After 17 months of having to show up to jobs in person, America’s hourly workers may be gaining leverage
Xue Vang had long known that his job deicing planes, loading bags and chocking wheels at the Missoula airport was dangerous, especially in the Montana winter, when blinding snow and rain obscure the spinning engines that can suck in a human body.
But this past winter, the conditions at Unifi, which services planes for United and Delta, became intolerable. Because of the pandemic, understaffing was so bad that Vang was simultaneously handling two or three planes on the “ramp,” or tarmac, while making sure new trainees didn’t get inhaled into the engines.
One day, Vang’s colleague Jared Bonney was complaining that he’d been promised a raise for years that never materialized. “I was like, ‘Join the club,’” Vang recalls. Bonney’s pay was capped at $10.40 an hour; Vang, whose job was more senior, was capped at $11.50. Single adults would need to make $14.13 an hour to support themselves in Missoula, according to MIT’s living-wage calculator.
Other Unifi workers started sharing complaints about low pay, lousy conditions and broken promises of raises, even though their jobs required specialized training and were critical to flight safety. A walkout could get them fired—Unifi was not unionized—and plans for one three years earlier had fizzled. But in April, when Bonney says a Unifi HR manager called the workers “unskilled” and undeserving of more money, getting fired didn’t seem so bad. Not when Panda Express and Taco Bell were posting job openings starting around $14 an hour.
“It was just a boiling point for me,” says Bonney, 25, who couldn’t save money after paying his bills— even while living with his parents.
The strike happened on a cold Monday in April. Six of the 15 workers who had vowed to participate, including Bonney and Vang, showed up for their 4 a.m. shift and clocked in with the intention of telling their supervisor they were staging a walkout. They were met by the regional manager, who had been alerted to their plans by one of their colleagues. Rather than grounding flights, the workers had their badges confiscated.
Undeterred, they regrouped in the baggage area, then went to Target to get supplies to make picket signs. For the rest of the week, they and two other workers who had missed the initial walkout picketed outside the airport. Within two weeks, all had been fired.
Vang has no regrets. “I hope that we spark something,” he says. “We want this movement to keep going—people deserve a living wage.” Unifi did not return multiple emails and calls seeking comment.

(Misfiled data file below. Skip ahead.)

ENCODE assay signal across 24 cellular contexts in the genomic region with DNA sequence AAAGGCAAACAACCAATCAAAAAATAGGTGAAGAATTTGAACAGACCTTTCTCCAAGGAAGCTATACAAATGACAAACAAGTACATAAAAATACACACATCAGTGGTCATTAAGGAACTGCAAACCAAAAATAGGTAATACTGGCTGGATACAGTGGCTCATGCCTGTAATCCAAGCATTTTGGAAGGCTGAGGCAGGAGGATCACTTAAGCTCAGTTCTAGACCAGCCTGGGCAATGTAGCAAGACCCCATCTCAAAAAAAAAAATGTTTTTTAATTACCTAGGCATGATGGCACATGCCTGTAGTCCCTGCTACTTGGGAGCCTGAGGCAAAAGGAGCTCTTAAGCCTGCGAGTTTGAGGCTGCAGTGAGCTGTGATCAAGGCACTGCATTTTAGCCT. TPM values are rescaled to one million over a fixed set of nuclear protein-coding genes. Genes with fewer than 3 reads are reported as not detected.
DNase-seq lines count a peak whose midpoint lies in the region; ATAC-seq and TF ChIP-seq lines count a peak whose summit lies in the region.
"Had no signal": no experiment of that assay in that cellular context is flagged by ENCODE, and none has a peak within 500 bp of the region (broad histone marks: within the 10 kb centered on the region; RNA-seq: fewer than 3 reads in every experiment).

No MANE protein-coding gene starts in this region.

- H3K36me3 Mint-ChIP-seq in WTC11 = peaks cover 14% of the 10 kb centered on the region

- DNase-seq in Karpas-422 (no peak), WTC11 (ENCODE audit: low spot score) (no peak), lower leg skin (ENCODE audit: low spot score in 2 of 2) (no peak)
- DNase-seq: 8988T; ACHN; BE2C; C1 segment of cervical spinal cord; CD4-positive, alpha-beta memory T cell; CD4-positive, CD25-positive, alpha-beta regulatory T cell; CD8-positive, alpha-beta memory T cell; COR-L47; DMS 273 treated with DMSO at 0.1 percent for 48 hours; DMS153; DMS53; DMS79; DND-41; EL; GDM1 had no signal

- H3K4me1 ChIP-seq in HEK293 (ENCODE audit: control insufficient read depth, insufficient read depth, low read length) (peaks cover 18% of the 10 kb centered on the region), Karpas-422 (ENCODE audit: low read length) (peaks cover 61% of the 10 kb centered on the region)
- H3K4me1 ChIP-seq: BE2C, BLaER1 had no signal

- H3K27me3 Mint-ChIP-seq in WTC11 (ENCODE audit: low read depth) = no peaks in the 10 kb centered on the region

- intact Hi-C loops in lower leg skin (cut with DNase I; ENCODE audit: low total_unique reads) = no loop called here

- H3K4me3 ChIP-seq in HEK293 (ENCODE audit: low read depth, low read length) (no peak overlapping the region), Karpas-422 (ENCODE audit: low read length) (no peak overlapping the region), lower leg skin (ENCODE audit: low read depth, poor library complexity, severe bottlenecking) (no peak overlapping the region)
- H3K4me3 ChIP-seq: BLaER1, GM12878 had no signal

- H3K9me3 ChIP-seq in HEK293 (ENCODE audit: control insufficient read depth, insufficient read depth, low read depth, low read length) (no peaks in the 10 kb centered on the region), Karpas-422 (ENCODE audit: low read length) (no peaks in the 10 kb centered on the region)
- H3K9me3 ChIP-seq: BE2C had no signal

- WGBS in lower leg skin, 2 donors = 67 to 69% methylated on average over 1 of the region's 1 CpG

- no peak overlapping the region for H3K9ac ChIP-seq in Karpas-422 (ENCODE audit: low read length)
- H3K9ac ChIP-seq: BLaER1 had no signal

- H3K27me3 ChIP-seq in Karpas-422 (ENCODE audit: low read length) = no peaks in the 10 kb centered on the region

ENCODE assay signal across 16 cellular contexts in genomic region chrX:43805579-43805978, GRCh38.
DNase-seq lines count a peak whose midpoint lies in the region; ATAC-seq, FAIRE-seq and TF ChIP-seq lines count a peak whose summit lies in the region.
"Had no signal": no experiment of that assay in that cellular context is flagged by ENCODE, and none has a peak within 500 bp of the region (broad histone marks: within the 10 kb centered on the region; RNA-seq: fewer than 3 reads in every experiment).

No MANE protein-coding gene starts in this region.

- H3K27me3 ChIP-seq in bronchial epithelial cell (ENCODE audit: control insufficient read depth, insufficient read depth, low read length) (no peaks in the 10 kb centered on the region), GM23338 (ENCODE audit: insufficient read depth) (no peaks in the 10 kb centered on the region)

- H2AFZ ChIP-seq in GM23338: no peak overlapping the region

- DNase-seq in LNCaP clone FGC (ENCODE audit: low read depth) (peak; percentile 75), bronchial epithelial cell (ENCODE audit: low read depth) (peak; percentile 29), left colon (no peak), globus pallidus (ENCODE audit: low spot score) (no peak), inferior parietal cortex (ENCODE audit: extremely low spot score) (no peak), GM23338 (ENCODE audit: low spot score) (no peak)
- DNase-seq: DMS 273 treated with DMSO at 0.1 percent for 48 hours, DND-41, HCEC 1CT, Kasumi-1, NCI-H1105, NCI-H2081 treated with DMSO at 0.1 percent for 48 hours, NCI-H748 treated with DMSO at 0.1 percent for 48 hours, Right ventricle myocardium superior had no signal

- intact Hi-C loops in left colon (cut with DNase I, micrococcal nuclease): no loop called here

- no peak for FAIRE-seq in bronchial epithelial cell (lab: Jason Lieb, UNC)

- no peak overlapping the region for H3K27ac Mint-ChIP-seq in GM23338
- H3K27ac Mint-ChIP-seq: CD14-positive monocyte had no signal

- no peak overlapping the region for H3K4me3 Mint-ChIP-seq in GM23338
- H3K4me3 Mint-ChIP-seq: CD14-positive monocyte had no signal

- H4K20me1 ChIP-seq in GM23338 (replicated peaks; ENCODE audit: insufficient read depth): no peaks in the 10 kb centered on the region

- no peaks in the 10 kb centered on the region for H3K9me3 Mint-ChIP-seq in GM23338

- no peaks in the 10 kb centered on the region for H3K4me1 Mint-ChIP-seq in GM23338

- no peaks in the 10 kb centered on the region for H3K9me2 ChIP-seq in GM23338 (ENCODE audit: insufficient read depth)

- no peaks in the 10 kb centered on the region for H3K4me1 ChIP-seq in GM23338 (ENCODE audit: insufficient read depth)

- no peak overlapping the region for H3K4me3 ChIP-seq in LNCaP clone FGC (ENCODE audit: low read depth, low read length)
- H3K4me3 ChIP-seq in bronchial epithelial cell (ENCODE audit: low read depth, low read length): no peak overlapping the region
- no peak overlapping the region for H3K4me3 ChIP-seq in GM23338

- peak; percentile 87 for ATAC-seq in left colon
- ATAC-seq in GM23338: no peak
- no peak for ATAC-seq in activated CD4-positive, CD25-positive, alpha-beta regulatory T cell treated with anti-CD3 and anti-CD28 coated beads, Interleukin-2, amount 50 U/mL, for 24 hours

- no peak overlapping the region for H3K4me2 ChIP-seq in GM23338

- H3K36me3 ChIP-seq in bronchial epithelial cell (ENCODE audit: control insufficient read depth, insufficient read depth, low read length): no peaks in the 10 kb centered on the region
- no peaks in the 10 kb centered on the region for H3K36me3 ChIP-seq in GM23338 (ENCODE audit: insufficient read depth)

The pandemic was a breaking point for low-wage workers like Bonney and Vang, who are fed up with being treated poorly while barely making enough to get by. Over the past 40 years, while wages have soared for higher-income workers, they’ve barely budged for people at the bottom of the income scale. From 1979 to 2019, wages for the lowest-paid decile of workers rose 3.3% when adjusted for inflation, while wages for the top 5% of workers rose 63.2%, according to the Economic Policy Institute, a left-leaning think tank. Over that time, as middle-class jobs were automated or sent overseas, and as more people vied for what was left in the wake of the 2001 and 2007–2009 recessions, employers had the upper hand. By one estimate, 53 million people—around 44% of U.S. workers— were low-wage before the pandemic, making an average of $10.22 an hour.
But after 17 months of having to show up to jobs in person, putting their lives on the line while white collar and knowledge workers stayed home and saw their savings grow, America’s hourly workers may be gaining leverage. Entire shifts of employees at fast-food restaurants, amusement parks and airports are walking off their jobs, pasting handwritten notes on the doors that say we quit. In Worcester, Mass., more than 700 nurses have been on strike since March 8, protesting working conditions and reduced staffing as their parent company, Tenet Healthcare, posted a large profit during the pandemic. Frito-Lay workers in Kansas went on strike July 5 to protest low wages and 84-hour workweeks, and Volvo employees in Virginia went on strike in April and again in July, calling for wage increases and signing bonuses. Farmworkers in California are walking off the job to demand higher pay.
Employers are being forced to raise wages and offer perks like college tuition and signing bonuses. What economists call the reservation wage for people without a college degree—the lowest pay people are willing to accept to take a job—rose 26% in March compared with the same time last year.
It’s too soon to tell if this is just a characteristic of an economy suddenly reopening and leaving employers scrambling for workers, or whether these changes will be permanent. There were signs, however, that workers were losing patience with years of low pay even before the pandemic. The rock-bottom unemployment rate—in November 2019 it hit 3.5%, the lowest in decades—gave them confidence to start pushing back.